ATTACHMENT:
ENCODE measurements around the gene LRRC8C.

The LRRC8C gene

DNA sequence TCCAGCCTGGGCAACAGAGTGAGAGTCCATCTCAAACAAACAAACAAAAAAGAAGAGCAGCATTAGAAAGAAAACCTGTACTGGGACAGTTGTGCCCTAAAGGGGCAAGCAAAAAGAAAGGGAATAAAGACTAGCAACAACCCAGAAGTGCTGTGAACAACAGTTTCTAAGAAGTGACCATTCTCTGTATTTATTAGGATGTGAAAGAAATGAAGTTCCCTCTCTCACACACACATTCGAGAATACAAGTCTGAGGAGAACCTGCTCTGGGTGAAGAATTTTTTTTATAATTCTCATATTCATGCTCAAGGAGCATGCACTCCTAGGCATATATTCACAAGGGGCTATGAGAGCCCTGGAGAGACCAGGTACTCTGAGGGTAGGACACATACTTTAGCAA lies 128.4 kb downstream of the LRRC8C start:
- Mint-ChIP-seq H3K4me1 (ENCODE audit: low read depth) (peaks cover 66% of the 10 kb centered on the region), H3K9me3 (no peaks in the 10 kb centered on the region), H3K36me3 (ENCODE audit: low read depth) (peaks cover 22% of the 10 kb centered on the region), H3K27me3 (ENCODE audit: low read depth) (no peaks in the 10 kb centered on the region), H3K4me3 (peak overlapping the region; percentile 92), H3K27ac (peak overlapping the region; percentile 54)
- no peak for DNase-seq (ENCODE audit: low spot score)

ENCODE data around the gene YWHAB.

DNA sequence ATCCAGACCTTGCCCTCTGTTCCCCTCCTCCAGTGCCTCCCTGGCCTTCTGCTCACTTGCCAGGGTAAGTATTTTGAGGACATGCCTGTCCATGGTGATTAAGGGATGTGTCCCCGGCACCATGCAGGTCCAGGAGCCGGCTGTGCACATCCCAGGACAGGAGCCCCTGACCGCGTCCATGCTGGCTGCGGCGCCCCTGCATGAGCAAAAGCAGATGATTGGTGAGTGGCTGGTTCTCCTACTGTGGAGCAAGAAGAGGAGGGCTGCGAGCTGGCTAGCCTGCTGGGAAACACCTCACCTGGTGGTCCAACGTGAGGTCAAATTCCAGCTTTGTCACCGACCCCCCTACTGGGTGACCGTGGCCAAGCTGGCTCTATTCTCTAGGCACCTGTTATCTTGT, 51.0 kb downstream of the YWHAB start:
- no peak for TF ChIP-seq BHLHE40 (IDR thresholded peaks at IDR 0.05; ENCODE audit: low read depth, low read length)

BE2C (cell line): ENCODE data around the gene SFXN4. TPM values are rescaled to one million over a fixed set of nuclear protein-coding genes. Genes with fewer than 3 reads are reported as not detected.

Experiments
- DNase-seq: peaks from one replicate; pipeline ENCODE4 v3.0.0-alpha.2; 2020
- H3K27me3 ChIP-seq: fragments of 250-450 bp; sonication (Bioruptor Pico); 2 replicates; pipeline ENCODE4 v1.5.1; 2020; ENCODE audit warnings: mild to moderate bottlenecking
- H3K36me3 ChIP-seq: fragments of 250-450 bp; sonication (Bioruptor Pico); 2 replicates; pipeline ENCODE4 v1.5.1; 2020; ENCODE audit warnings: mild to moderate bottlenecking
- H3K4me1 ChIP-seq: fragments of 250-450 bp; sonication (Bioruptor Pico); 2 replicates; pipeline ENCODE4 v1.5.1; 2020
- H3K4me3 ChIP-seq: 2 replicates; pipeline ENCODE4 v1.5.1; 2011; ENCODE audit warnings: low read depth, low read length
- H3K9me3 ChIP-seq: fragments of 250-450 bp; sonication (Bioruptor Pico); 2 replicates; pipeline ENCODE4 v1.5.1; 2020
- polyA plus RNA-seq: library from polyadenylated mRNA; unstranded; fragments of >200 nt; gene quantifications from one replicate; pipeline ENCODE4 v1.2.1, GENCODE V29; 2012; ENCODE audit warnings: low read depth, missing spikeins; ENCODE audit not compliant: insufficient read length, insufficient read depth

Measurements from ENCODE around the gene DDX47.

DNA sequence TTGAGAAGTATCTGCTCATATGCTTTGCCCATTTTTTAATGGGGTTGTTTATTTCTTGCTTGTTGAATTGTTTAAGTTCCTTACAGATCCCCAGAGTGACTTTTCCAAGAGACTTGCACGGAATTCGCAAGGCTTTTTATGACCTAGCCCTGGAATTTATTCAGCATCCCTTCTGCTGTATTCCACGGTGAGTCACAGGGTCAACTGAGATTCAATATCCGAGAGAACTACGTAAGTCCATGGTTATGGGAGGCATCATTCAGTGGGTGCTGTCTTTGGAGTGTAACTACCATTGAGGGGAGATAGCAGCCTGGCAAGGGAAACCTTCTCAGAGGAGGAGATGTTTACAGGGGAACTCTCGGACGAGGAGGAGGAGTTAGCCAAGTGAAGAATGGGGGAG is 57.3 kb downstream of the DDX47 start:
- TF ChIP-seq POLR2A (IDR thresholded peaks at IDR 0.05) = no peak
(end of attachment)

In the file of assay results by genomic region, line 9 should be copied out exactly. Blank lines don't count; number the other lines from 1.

BE2C (cell line): ENCODE data around the gene SFXN4. TPM values are rescaled to one million over a fixed set of nuclear protein-coding genes. Genes with fewer than 3 reads are reported as not detected.